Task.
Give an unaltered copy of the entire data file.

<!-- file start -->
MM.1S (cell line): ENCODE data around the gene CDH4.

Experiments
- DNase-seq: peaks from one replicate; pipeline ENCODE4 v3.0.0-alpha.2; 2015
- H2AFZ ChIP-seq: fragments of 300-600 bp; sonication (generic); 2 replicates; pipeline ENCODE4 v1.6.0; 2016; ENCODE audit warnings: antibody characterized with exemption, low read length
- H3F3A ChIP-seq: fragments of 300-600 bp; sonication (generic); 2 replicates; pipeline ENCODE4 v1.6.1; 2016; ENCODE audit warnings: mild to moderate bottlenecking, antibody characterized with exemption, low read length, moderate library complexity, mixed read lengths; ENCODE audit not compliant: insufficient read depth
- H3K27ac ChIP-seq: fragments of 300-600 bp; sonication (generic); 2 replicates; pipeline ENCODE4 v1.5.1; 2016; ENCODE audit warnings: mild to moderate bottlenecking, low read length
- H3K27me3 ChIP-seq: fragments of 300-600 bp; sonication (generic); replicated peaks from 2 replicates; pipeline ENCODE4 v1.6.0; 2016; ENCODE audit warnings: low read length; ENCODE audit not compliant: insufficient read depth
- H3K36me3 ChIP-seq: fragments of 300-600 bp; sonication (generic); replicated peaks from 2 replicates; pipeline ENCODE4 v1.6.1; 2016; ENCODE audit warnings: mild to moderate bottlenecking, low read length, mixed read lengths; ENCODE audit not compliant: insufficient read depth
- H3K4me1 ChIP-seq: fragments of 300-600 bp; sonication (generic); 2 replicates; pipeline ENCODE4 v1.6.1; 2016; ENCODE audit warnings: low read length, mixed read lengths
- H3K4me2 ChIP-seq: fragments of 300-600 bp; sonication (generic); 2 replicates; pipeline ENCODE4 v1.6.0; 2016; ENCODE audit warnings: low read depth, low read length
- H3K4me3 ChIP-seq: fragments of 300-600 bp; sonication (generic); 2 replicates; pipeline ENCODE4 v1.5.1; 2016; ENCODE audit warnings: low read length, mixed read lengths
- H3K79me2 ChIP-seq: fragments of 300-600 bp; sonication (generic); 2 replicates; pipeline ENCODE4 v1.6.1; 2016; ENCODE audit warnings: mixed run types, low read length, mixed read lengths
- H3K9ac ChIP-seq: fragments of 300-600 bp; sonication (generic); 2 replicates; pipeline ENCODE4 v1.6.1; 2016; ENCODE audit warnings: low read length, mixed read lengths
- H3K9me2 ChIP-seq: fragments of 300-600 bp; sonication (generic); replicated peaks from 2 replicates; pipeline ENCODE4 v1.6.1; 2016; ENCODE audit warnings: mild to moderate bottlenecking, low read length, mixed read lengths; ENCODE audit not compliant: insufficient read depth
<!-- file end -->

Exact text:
MM.1S (cell line): ENCODE data around the gene CDH4.

Experiments
- DNase-seq: peaks from one replicate; pipeline ENCODE4 v3.0.0-alpha.2; 2015
- H2AFZ ChIP-seq: fragments of 300-600 bp; sonication (generic); 2 replicates; pipeline ENCODE4 v1.6.0; 2016; ENCODE audit warnings: antibody characterized with exemption, low read length
- H3F3A ChIP-seq: fragments of 300-600 bp; sonication (generic); 2 replicates; pipeline ENCODE4 v1.6.1; 2016; ENCODE audit warnings: mild to moderate bottlenecking, antibody characterized with exemption, low read length, moderate library complexity, mixed read lengths; ENCODE audit not compliant: insufficient read depth
- H3K27ac ChIP-seq: fragments of 300-600 bp; sonication (generic); 2 replicates; pipeline ENCODE4 v1.5.1; 2016; ENCODE audit warnings: mild to moderate bottlenecking, low read length
- H3K27me3 ChIP-seq: fragments of 300-600 bp; sonication (generic); replicated peaks from 2 replicates; pipeline ENCODE4 v1.6.0; 2016; ENCODE audit warnings: low read length; ENCODE audit not compliant: insufficient read depth
- H3K36me3 ChIP-seq: fragments of 300-600 bp; sonication (generic); replicated peaks from 2 replicates; pipeline ENCODE4 v1.6.1; 2016; ENCODE audit warnings: mild to moderate bottlenecking, low read length, mixed read lengths; ENCODE audit not compliant: insufficient read depth
- H3K4me1 ChIP-seq: fragments of 300-600 bp; sonication (generic); 2 replicates; pipeline ENCODE4 v1.6.1; 2016; ENCODE audit warnings: low read length, mixed read lengths
- H3K4me2 ChIP-seq: fragments of 300-600 bp; sonication (generic); 2 replicates; pipeline ENCODE4 v1.6.0; 2016; ENCODE audit warnings: low read depth, low read length
- H3K4me3 ChIP-seq: fragments of 300-600 bp; sonication (generic); 2 replicates; pipeline ENCODE4 v1.5.1; 2016; ENCODE audit warnings: low read length, mixed read lengths
- H3K79me2 ChIP-seq: fragments of 300-600 bp; sonication (generic); 2 replicates; pipeline ENCODE4 v1.6.1; 2016; ENCODE audit warnings: mixed run types, low read length, mixed read lengths
- H3K9ac ChIP-seq: fragments of 300-600 bp; sonication (generic); 2 replicates; pipeline ENCODE4 v1.6.1; 2016; ENCODE audit warnings: low read length, mixed read lengths
- H3K9me2 ChIP-seq: fragments of 300-600 bp; sonication (generic); replicated peaks from 2 replicates; pipeline ENCODE4 v1.6.1; 2016; ENCODE audit warnings: mild to moderate bottlenecking, low read length, mixed read lengths; ENCODE audit not compliant: insufficient read depth